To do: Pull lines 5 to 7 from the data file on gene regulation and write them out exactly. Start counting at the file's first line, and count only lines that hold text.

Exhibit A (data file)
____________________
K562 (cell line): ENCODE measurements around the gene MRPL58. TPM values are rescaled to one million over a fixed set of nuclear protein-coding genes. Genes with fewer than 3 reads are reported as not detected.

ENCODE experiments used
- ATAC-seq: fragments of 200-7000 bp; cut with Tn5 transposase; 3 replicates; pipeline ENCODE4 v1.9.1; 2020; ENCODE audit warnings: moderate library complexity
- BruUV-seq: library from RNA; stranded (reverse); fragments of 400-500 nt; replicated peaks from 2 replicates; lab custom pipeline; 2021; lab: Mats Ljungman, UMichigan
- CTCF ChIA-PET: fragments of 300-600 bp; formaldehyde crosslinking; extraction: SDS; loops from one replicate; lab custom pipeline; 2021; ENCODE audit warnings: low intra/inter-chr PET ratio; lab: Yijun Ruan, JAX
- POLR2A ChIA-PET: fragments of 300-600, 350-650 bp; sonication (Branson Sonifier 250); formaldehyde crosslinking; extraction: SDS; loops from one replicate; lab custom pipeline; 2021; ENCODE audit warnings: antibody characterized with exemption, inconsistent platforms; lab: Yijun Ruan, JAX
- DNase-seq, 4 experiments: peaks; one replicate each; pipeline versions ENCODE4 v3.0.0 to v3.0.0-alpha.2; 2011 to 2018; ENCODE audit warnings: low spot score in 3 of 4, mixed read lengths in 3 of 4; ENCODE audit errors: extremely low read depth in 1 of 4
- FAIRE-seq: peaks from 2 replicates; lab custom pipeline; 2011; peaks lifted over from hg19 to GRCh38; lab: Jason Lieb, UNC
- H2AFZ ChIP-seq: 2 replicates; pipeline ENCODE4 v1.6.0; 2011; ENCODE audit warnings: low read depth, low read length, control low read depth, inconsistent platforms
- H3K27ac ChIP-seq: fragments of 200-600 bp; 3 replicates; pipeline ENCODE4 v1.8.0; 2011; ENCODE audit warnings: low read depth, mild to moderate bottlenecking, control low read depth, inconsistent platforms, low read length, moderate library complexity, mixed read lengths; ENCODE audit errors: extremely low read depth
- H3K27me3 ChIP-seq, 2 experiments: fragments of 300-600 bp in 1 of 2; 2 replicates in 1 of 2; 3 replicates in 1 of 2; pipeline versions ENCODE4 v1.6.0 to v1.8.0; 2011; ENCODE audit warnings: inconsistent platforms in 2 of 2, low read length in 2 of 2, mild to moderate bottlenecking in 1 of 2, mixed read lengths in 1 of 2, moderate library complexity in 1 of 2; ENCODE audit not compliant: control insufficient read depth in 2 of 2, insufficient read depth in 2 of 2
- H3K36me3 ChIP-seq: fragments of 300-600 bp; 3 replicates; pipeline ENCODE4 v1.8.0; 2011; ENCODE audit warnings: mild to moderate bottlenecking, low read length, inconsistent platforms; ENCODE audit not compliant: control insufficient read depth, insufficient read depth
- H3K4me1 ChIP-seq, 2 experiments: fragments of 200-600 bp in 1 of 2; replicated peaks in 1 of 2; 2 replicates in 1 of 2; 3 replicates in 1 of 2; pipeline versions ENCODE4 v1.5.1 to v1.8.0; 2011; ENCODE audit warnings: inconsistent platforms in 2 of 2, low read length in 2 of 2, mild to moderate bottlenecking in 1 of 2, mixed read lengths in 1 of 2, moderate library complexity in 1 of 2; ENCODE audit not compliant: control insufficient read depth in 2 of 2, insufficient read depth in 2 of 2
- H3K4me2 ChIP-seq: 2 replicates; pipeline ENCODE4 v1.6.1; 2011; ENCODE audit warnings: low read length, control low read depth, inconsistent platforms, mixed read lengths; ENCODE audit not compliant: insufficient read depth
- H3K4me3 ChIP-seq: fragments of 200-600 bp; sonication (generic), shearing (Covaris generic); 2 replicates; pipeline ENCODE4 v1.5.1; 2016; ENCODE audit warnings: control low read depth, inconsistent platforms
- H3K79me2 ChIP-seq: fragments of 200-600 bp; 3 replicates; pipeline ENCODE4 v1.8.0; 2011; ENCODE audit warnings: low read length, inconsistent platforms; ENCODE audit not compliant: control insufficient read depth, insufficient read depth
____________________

- CTCF ChIA-PET: fragments of 300-600 bp; formaldehyde crosslinking; extraction: SDS; loops from one replicate; lab custom pipeline; 2021; ENCODE audit warnings: low intra/inter-chr PET ratio; lab: Yijun Ruan, JAX
- POLR2A ChIA-PET: fragments of 300-600, 350-650 bp; sonication (Branson Sonifier 250); formaldehyde crosslinking; extraction: SDS; loops from one replicate; lab custom pipeline; 2021; ENCODE audit warnings: antibody characterized with exemption, inconsistent platforms; lab: Yijun Ruan, JAX
- DNase-seq, 4 experiments: peaks; one replicate each; pipeline versions ENCODE4 v3.0.0 to v3.0.0-alpha.2; 2011 to 2018; ENCODE audit warnings: low spot score in 3 of 4, mixed read lengths in 3 of 4; ENCODE audit errors: extremely low read depth in 1 of 4